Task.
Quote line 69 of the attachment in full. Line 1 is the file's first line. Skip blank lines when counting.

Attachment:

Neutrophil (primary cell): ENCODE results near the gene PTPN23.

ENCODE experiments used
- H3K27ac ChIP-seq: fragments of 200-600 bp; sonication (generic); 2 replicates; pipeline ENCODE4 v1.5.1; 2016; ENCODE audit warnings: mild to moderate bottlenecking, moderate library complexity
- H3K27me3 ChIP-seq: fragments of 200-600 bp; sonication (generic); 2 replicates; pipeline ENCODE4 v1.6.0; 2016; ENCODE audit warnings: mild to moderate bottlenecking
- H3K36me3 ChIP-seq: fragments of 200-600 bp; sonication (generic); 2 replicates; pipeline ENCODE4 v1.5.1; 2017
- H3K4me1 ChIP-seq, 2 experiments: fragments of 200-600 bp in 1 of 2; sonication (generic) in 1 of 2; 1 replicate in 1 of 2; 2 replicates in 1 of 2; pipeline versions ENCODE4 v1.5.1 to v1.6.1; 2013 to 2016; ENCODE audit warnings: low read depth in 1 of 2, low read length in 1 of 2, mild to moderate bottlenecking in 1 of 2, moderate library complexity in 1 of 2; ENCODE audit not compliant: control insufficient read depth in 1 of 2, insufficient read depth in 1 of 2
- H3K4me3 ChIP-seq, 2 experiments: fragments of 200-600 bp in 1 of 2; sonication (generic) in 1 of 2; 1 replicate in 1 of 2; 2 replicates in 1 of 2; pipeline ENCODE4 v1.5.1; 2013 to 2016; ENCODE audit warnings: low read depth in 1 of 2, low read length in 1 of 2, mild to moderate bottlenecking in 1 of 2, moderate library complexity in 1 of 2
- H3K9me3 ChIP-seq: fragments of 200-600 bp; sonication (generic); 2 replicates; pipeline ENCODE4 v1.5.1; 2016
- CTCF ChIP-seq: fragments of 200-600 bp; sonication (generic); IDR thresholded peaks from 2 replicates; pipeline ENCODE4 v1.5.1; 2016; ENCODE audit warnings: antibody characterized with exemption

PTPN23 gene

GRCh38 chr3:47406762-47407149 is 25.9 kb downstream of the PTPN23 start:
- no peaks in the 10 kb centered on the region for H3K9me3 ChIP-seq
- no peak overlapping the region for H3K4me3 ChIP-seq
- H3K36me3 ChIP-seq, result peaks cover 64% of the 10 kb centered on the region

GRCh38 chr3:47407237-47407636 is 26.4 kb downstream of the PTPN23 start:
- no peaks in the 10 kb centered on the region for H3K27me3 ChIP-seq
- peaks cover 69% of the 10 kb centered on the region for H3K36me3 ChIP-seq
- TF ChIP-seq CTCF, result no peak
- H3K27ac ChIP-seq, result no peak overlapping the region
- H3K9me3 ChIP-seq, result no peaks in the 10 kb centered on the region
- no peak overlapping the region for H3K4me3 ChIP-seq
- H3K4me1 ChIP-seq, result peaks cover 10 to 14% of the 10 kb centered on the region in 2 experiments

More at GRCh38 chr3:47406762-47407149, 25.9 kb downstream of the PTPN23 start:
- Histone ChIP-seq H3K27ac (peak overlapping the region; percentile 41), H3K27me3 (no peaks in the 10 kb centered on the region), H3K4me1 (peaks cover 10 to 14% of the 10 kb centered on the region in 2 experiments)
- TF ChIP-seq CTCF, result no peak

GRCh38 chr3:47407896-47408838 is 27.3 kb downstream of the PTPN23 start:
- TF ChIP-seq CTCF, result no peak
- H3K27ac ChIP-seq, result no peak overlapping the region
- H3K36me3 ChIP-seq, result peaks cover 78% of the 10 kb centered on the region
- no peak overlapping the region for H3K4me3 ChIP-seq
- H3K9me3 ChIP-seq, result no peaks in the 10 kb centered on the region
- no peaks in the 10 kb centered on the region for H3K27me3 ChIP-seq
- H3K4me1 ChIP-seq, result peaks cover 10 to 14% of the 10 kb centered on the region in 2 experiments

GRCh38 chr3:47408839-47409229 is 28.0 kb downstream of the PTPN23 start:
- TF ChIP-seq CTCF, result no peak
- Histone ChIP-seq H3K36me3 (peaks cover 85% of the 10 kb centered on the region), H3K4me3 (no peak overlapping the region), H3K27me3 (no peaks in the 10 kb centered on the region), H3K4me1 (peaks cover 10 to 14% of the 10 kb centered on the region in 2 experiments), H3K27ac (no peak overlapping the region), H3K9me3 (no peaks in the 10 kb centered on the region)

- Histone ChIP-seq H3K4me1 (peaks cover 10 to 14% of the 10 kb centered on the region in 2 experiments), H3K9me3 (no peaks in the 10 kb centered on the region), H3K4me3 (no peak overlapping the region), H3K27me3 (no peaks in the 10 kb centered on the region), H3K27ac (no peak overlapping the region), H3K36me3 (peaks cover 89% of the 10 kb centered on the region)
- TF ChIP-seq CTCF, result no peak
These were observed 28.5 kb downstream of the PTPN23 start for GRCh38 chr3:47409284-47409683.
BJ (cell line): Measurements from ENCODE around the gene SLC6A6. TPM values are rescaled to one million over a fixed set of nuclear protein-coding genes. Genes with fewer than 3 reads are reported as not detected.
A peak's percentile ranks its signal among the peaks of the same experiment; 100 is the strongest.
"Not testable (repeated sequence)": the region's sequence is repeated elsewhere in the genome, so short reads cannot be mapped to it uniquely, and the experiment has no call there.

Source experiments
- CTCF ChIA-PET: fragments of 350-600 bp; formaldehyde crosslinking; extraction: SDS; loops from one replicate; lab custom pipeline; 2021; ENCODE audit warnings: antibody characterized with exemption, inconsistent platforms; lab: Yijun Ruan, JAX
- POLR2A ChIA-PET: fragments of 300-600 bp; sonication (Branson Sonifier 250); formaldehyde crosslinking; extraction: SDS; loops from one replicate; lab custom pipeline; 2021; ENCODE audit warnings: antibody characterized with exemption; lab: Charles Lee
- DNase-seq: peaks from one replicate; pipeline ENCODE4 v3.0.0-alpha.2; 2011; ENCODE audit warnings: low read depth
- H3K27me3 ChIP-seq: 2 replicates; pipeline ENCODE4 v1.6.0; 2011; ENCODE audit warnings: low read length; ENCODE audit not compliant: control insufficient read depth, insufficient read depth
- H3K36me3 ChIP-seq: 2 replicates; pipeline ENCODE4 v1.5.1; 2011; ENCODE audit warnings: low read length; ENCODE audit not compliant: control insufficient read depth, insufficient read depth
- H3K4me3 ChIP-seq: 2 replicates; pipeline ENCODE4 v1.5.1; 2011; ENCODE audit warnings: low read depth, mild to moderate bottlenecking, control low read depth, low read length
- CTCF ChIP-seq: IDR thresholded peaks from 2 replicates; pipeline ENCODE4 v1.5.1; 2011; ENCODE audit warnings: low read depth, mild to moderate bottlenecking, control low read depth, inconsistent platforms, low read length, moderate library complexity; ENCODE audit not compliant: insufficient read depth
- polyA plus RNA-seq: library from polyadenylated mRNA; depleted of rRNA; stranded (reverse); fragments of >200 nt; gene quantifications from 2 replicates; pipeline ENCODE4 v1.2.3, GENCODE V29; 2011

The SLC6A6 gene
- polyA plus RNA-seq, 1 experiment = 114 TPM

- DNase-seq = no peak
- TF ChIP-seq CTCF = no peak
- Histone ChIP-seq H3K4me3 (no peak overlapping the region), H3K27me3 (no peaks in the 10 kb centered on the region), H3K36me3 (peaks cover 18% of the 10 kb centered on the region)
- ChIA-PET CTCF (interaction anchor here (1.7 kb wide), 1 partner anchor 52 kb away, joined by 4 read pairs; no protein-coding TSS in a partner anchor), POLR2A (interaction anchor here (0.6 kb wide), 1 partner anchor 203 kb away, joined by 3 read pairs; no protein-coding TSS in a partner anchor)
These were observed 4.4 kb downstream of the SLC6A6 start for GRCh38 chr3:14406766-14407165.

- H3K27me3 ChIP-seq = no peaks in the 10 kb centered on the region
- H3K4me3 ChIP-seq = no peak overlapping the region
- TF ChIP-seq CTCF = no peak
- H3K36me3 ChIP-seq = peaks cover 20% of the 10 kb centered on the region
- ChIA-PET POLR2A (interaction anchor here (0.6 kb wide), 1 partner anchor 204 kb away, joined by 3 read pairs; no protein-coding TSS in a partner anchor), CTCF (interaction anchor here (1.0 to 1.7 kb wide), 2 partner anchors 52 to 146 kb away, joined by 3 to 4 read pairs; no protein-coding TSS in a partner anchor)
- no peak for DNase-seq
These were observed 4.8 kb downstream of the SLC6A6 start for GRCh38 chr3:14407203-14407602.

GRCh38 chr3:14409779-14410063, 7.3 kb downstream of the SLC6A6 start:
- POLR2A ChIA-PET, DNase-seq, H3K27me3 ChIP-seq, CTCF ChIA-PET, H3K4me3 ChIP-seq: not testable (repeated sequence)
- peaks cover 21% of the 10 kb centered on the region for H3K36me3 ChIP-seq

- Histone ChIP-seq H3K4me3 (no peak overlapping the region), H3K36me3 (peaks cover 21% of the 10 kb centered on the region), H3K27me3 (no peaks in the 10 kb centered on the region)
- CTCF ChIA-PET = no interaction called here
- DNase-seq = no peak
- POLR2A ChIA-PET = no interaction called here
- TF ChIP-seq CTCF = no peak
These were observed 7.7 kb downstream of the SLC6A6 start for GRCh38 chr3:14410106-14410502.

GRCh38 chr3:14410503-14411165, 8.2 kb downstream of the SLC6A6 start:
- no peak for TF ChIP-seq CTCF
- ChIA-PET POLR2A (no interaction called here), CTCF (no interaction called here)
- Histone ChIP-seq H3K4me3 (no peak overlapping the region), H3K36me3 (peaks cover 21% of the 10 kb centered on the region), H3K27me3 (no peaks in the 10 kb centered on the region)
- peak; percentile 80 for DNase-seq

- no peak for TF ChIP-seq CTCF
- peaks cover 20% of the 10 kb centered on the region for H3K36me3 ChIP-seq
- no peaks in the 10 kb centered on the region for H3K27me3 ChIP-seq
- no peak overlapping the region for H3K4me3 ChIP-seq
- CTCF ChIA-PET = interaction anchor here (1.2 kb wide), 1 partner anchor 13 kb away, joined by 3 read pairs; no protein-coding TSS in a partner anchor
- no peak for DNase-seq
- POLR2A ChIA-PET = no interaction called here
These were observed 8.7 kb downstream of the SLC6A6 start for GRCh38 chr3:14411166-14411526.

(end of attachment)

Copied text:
- Histone ChIP-seq H3K4me3 (no peak overlapping the region), H3K36me3 (peaks cover 21% of the 10 kb centered on the region), H3K27me3 (no peaks in the 10 kb centered on the region)